If there’s no vapor drive then I’d probably look at glue down cork options rated for kitchens. I’d think this is the most economical way to create a reasonable thermal break between your slab and your feet..
With no vapor barrier you’ll likely need to add one.
We just tore out carpet and pad and did 3mm cork underlayment over 6mil poly with a 1/2 cork floated over top. Crazy improvement over uninsulated slab on grade. 3 coats of 2k polyurethane and it should be bomber.
Only way I wanted to do radiant heat under floating engineered bamboo was with 4″ XPS foam under the slab, 12mm cork underlayment and 2″ foam on either side of the footings. 100sqft of heat and this turned out to be our primary heat source in the house.Posted 1 month ago
tiled lots of concrete floors with electric UFH, usually try and use a 12mm insulation board( more is obviouslly better but very rare you can get away with it) but have also had to go down to 6mm sometimes, it still works and the tiles get warm but will cost more to run.
also you’ll loose a few 4/5mm sticking the boards down and the UFH wires will need covering with self levelling compound so probably another 8mm.
also laminate won’t transfer the heat as well as tiles would, not sure by how much, maybe not a lot as its thin. i’ll be using engineerd oak over a wet system and been advised not to go over 20mm or it won’t work as well.Posted 1 month ago
Have a look at the brand handyheat.co.uk, they do a system specifically for laminate/wood floors that comes printed on polythene roll that’s probably less than 1mm thick so doesn’t really add any height to the floor so more insulation can go down. Not the cheapest but their design service is very good! Used it to heat a 2 story hex shaped conservatory complete with 4m long glass access bridge🙄 and all the sheets fitted together perfectly. Your electrician just needs to add a junction box somewhere as there’s multiple cold tails as opposed to just one, so that would need locating somewhere accessiblePosted 1 month ago
I have it my tiled bathroom – I think it’s got 10 or 12mm insulation under it (didn’t want to raise the floor height). It’s OK, it mostly just warms the tiles rather than heats the room (to actually heat the room you’d need it on pretty much constantly). I experimented with the bathroom door shut and it coming on up to 8 hours before I got up and the room was still cold (during fairly mild winter conditions). I’d still do it again as even taking the cold out of the tiles (that still takes 2-3 hours) makes a difference but if you’re looking at it purely for a bit of extra room heating I’m not sure it’s a great option for that.Posted 1 month ago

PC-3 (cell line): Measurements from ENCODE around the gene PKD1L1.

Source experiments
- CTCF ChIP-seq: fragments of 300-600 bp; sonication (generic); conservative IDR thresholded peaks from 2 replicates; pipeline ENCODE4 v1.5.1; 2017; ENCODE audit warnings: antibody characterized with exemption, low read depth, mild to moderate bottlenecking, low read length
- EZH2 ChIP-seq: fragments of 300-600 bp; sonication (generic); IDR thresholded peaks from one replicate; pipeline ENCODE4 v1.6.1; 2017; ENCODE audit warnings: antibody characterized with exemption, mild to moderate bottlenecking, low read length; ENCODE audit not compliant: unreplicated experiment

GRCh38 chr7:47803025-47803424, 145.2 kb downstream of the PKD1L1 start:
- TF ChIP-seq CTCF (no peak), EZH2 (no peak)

I installed electric mat from Selco in a small kitchen/laundry/bathroom area. 6mm insulated boards on the slab, tiles on top. Its a fairly chilly extension so not the main heat source- bathroom radiator does that. Providing some extra ‘cosiness’ to the tiles was well worth it for me.Posted 1 month ago
Thanks for all the replies. Sounds like it’s possible to keep the thickness down, but not ideal, which is as I thought, and I’m still convinced it’s worth doing.
That Handy Heat carbon film claims total thickness of 6.5mm inc. 6mm insulation, so that’s an interesting benchmark for minimum size. Cheers @FuzzyWuzzy.
Anything I should be considering when I buy the laminate flooring itself?Posted 1 month ago
You need to consider the wattage of the system you’re putting in to I think – although my understanding is that mostly effects how quickly it gets to temperature. Mine is 150w on the floor and 200w on a wall area (instead of a towel radiator), the wall one definitely gets hotter faster but the tiles are thinner to so not a direct comparison. In hindsight though I wish I’d gone with 200w on the floor to (not sure if in your case it being under laminate has any limitations on the wattage of the system though).Posted 1 month ago
Take a look at this.
Nu-Heat LoPro Max